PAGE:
The Center Square [Bruno V. Manno]
COVID-19 is motivating families to seek alternatives to their child’s current schools and inspiring entrepreneurs to create new enterprises.
Public and private school choice policies enacted in nearly every state over the last 30 years are facilitating this process.
And governors are using states’ new COVID-19 federal dollars to support families in their decisions and entrepreneurs in their work.
Three newer school innovations parents are considering as alternatives are micro-schools, family PODS and virtual charter schools.
Micro-schools reinvent the one-room schoolhouse. They create mixed-age groupings of 15 or fewer students that meet in homes, churches, community centers or workspaces. They use cutting edge technology with teachers – or other learning guides – employing different instructional approaches like place-based and experiential learning.
Prenda, an Arizona-based national network of micro-schools, grew from 7 students in one neighborhood in 2018 to over 200 schools. Its website traffic increased 737 percent in June compared to June 2019.
Prenda works with charter public schools to provide tuition free micro-schools. It also has private micro-schools that accept funds from Arizona’s Education Savings Accounts program, allowing families to use public dollars for some private school costs.
Another innovation is Parent Organized Discovery Sites – PODS. These, typically, engage three to six families with one teacher. In some PODS, parents teach, hiring a college student or other “grown-up” to assist.
Pandemic PODS combine tutoring and childcare. A Facebook post documents how “within 48 hours … thousands of parents [created] Facebook groups to form…PODS.”
Costs for “podding” are supported using public dollars or directly charging parents, with some PODS providing scholarships for low-income families.
The San Francisco school district will open 40 district-created PODS in libraries and community centers this school year.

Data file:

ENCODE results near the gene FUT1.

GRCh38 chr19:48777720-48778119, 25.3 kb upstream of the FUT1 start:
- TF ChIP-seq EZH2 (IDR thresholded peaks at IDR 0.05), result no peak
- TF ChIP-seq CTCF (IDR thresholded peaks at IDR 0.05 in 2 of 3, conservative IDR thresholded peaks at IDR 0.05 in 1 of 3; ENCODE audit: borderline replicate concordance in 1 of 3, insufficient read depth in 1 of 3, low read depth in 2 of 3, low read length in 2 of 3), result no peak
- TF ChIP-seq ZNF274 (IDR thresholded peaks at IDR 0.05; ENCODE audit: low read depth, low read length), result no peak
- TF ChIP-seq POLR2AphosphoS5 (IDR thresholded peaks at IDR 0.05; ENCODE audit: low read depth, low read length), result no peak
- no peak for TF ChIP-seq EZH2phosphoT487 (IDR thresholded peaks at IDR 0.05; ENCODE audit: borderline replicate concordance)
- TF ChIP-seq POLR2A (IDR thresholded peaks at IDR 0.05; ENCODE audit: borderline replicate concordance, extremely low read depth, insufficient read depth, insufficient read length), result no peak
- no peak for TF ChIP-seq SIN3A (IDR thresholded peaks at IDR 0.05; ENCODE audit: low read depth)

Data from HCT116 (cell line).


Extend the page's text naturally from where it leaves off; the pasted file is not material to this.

In Columbus, Ohio, the YMCA is offering learning PODS for students ages 5 to 16 who attend school virtually. Students begin as early as 6 a.m., with learning sessions beginning at 8 a.m.
Another innovation is from the charter sector. Oklahoma’s Epic Charter Schools is a virtual school enrolling 38,026 students. It’s the largest school system in the state – surpassing Oklahoma City and Tulsa – adding up to 1,000 students a day.
Students in Epic’s online program have access to a $1,000 “learning fund” to use for everything from karate lessons to art classes. The school manages the money and parents choose from approved vendors.
Florida Virtual School is a tuition-free state school that works nationwide with public, private, charter and home school families and school districts. It’s seen an increase of 64,107 course requests in their Flex program since July 1, an increase of 93 percent. Full-time applications are up 5,738 requests over last year since March, a 177 percent increase.
New enterprises also are being created.
SitterStream offers babysitting and student tutoring, individually or in PODS. It has partnerships with small and large businesses, serving their employees. Amazon is one of their clients.
Transportant makes “school buses as smart as your phone.” It works with school districts, utilizing buses as rolling wi-fi hotspots that provide high speed internet services for an entire street or apartment building that don’t have those services.
Finally, the new federal pandemic CARES Act provides funds for governors to support innovative education programs and services.
Oklahoma Gov. Kevin Stitt is using $30 million from the CARES Act’s Governor’s Emergency Education Relief Fund to create a $12 million “Learn Anywhere Oklahoma” program so students access online content with a teacher; a $8 million “Bridge the Gap” digital wallet program offering $1,500 to more than 5,000 low income families to purchase curriculum content, tutoring and technology; and a $10 million “Stay in School” fund providing up to $6,500 to over 1,500 low income families with a pandemic-related job loss so children remain in their current private schools.
Gov. Henry McMaster of South Carolina, Chris Sununu of New Hampshire, and Ron DeSantis of Florida announced similar programs for low-income families wanting to enroll their child in a private school.
COVID-19 has turned school openings into disarray. But creative and determined parents, entrepreneurs and policy leaders are responding with impressive innovations and alternatives so learning can continue.
Bruno V. Manno is senior advisor for K-12 Education at the Walton Family Foundation